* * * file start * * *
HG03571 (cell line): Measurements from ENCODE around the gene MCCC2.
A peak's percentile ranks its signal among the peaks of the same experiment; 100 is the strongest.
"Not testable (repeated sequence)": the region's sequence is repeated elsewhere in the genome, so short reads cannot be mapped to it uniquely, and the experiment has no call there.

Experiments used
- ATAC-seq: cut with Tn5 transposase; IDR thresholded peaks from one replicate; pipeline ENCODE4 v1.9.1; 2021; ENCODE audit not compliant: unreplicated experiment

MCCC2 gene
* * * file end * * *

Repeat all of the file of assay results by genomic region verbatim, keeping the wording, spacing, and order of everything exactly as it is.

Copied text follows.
HG03571 (cell line): Measurements from ENCODE around the gene MCCC2.
A peak's percentile ranks its signal among the peaks of the same experiment; 100 is the strongest.
"Not testable (repeated sequence)": the region's sequence is repeated elsewhere in the genome, so short reads cannot be mapped to it uniquely, and the experiment has no call there.

Experiments used
- ATAC-seq: cut with Tn5 transposase; IDR thresholded peaks from one replicate; pipeline ENCODE4 v1.9.1; 2021; ENCODE audit not compliant: unreplicated experiment

MCCC2 gene